Devices, Sensors and Signals
The Devices, Sensors and Signals research area is concerned with the research and development of instruments, software, and systems for understanding, diagnosing, treating and monitoring medical conditions.
Projects within the research group are extremely diverse, but with a common focus on delivering benefits through the application of various technologies to the medical discipline. Each research project aims to solve problems identified by end users such as health professionals, hospital groups and patient groups and relies heavily on close input from the other research areas within the MDRI.
The research group is complemented by the mechanical and electronic workshops within the University, who provide design and manufacturing capabilities.
In addition, there is a close association with the Biomedical Engineering department of Flinders Medical Centre.
Well known signals include electrocardiograms (ECG) to measure the activity of the heart and electroencephalograms (EEG) to record brain activity, but modern techniques allow measurements of a wide variety of properties (for example, of the skin, blood, and endocrine system), to provide more complete information.
Selected research projects include:
- A new versatile hand grip dynamometer - a revolutionary instrument to accurately measure hand grip and pinch forces over a wide population, including those with hand deformities and low strength.
- Mandibular advancement splint efficacy and compliance monitor - to provide clinical information on the use and success of these devices.
- An adaptive orthopaedic screwdriver - responsive to varying bone quality to prevent over tightening in osteoporotic bone.
- Objective assessment of tissue changes in the lead up to, progression of and the effects of treatment on lymphoedemas and related tissue swellings.
- EEG for Epilepsy - this work involves the development of algorithms and software for analysis of EEG with the aim to learn the mechanisms of epileptogenesis, and seek clinical benefits in the diagnosis and treatment of epilepsy.
- Mechanisms, consequences and improved diagnostic and treatment approaches for breathing and other disorders in sleep.
- A study into neonatal thermoregulation and indirect calorimetry using non-invasive thermal imaging techniques to study neonatal thermoregulation on full-term and pre-term babies.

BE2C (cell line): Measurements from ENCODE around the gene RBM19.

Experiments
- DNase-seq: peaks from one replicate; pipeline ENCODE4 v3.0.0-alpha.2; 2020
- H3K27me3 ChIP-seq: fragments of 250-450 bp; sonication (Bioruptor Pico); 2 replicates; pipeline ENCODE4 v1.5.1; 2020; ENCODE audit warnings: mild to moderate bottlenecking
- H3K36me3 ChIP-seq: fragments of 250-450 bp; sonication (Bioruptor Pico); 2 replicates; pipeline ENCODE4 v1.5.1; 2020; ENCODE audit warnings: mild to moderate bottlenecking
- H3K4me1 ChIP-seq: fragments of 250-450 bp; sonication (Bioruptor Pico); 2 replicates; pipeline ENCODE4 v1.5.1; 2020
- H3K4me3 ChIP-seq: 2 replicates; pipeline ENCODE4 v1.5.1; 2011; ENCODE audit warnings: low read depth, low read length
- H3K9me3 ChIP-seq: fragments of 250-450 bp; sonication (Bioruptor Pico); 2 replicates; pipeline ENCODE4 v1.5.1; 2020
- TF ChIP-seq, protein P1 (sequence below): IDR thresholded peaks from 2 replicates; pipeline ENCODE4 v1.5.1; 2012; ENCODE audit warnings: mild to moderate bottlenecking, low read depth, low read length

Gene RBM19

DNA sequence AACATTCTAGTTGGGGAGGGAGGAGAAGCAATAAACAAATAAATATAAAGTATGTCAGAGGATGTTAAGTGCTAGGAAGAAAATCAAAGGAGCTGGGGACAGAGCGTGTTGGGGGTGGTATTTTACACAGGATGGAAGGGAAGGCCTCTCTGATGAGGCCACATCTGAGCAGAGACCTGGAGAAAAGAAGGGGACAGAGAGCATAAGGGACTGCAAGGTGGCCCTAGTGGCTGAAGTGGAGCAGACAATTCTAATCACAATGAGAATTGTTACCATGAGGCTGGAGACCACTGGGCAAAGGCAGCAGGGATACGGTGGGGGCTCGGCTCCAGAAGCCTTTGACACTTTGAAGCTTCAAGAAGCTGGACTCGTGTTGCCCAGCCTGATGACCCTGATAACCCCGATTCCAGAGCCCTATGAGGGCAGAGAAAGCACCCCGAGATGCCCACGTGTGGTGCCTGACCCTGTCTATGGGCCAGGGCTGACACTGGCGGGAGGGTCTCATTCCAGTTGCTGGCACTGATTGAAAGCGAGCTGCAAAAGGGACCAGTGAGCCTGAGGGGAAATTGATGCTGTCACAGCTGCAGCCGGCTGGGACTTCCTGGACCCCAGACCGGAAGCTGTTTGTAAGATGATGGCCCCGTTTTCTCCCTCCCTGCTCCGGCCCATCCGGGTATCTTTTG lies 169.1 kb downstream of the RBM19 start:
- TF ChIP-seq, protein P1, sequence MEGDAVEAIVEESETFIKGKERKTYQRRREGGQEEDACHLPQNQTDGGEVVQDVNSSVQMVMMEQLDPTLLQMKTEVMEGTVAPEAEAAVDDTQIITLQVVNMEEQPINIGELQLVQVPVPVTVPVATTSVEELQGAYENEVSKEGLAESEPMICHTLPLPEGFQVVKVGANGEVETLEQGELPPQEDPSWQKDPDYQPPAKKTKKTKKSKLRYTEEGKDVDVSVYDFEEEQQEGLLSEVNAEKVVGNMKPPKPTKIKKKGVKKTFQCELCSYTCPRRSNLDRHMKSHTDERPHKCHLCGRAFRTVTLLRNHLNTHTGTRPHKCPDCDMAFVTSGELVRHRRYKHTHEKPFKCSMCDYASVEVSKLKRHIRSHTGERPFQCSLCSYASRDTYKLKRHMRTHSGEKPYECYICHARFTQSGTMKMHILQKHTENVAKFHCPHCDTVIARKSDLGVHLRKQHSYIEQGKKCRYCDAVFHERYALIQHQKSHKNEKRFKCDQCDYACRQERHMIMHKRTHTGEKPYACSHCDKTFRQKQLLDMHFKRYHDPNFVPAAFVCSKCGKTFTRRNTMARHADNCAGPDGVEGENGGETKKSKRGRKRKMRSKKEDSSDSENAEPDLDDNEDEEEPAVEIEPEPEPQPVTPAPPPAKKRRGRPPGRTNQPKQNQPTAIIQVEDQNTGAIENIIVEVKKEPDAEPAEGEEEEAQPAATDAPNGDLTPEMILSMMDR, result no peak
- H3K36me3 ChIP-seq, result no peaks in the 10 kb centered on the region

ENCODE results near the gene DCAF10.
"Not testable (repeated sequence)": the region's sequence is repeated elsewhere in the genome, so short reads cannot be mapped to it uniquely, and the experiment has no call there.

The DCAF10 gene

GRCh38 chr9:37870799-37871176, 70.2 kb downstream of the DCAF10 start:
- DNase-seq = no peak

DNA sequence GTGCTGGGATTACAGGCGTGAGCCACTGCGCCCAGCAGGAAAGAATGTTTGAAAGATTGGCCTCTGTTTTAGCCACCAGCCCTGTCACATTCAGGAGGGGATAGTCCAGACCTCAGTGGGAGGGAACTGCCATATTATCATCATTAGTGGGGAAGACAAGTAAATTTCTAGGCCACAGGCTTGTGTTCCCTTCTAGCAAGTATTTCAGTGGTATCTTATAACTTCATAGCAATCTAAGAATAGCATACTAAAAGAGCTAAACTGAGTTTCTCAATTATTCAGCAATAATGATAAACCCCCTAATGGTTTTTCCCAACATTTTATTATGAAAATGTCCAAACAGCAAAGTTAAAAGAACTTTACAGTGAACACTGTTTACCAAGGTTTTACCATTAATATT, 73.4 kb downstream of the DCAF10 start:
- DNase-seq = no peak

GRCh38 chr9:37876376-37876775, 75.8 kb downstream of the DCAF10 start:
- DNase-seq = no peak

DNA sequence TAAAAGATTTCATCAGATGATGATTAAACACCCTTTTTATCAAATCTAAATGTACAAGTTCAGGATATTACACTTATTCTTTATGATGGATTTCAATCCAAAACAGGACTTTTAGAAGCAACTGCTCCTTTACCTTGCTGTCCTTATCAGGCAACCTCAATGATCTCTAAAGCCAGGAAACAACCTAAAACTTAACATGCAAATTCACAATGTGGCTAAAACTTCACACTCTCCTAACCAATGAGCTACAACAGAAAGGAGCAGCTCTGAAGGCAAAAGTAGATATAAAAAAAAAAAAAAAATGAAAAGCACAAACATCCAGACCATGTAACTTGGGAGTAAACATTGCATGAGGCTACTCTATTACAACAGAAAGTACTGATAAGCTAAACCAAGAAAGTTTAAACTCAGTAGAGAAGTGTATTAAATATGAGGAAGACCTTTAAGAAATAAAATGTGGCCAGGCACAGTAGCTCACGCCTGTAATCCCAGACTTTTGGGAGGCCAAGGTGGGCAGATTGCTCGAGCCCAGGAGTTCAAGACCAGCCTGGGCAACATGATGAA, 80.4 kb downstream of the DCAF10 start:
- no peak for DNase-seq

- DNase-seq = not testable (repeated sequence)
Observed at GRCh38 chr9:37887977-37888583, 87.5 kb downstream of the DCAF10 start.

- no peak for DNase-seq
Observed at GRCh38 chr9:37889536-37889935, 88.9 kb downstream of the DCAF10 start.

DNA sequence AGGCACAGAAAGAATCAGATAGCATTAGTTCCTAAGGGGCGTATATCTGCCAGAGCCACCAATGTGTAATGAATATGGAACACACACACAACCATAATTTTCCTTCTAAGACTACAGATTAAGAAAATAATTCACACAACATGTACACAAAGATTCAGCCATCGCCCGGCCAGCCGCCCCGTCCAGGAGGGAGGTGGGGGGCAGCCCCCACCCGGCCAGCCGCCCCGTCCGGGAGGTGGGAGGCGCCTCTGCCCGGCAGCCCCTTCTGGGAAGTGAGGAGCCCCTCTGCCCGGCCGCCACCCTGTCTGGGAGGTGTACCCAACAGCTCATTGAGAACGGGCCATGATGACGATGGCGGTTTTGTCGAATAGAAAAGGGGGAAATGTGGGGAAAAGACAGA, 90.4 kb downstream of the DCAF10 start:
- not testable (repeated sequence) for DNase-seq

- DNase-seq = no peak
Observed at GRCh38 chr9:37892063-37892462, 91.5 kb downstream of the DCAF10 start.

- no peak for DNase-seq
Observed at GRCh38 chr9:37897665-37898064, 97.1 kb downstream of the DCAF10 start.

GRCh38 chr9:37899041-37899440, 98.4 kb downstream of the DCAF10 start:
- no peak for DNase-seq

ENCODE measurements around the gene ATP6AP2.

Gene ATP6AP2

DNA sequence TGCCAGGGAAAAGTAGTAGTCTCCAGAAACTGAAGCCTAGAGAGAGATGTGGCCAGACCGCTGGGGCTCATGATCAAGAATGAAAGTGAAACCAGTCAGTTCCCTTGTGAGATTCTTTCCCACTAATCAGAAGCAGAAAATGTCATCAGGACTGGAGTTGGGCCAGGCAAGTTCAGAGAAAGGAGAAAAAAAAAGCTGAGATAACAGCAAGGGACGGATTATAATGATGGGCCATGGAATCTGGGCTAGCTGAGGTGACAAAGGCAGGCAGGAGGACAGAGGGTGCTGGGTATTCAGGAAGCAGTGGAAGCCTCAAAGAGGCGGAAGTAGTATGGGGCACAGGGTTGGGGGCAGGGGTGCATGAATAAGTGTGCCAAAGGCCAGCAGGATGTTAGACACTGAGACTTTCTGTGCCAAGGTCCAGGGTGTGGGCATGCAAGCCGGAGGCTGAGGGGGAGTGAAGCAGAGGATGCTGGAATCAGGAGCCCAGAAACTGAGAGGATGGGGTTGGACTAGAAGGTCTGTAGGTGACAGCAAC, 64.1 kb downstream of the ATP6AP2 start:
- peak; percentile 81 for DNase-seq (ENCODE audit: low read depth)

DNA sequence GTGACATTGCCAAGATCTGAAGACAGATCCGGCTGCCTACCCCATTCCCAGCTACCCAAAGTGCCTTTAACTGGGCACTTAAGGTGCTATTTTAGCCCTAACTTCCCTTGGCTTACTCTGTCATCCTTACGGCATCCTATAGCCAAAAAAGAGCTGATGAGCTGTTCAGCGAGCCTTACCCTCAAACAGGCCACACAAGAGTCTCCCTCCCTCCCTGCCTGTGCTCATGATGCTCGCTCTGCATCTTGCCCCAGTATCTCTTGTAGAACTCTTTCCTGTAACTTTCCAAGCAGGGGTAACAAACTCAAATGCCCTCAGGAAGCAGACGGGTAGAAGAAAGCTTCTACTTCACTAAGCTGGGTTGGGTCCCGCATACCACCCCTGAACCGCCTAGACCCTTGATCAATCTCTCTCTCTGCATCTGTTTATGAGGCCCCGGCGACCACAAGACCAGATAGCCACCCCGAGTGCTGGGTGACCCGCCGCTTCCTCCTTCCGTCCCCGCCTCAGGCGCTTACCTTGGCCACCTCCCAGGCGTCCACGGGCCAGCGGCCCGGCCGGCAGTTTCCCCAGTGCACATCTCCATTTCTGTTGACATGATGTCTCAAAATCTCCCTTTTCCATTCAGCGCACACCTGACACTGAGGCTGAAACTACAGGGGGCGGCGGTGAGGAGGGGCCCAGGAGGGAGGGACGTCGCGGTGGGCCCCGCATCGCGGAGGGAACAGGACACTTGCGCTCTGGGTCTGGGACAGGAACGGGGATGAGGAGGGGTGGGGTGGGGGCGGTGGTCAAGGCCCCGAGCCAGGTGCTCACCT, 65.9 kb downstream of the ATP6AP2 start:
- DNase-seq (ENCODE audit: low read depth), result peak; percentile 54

[Pictured above R: neonatal thermal image of a normothermic baby]
Industry Engagement: Re-timer Glasses
Circadian rhythms are fluctuations in biological process occurring on a 24 hour basis. Researchers measure the circadian rhythms of body temperature, melatonin and sleepiness of humans in carefully controlled laboratory conditions in order to investigate the relationships between these rhythms and sleep. It appears that certain types of sleep disorders may be caused by delays or advances in the timing of the circadian rhythms and therefore may be treated with manipulations to normalise the timing of the rhythms. One such treatment is the exposure to bright light in the evening for those who have early morning awakening insomnia. Evening light treatment delays circardian rhythms and lengthens sleep. The opposite treatment of early morning bright light is an effective treatment in cases of sleep onset insomnia and delayed sleep phase disorder.
Re-Timer glasses (pictured) are now commercially available from Re-timer.com and are being used for the treatment of a variety of insomnias, winter depression, jet-lag, and shift work disorder.
Medical Device Partnering Program Impact
The Medical Device Partnering Program (MDPP) provided Re-Timer Pty Ltd with a low cost market entry product, incorporating new electronics into existing safety glasses.
The MDPP project included the design and production of low-cost prototype bright-light therapy glasses for use in the treatment of insomnia and the identification of a prospective commercial partner (SMR Automotive Australia Pty Ltd). As a result, the product is now manufactured in South Australia and sold worldwide.
For further information about Devices, Sensors and Signals research within the MDRI, contact firstname.lastname@example.org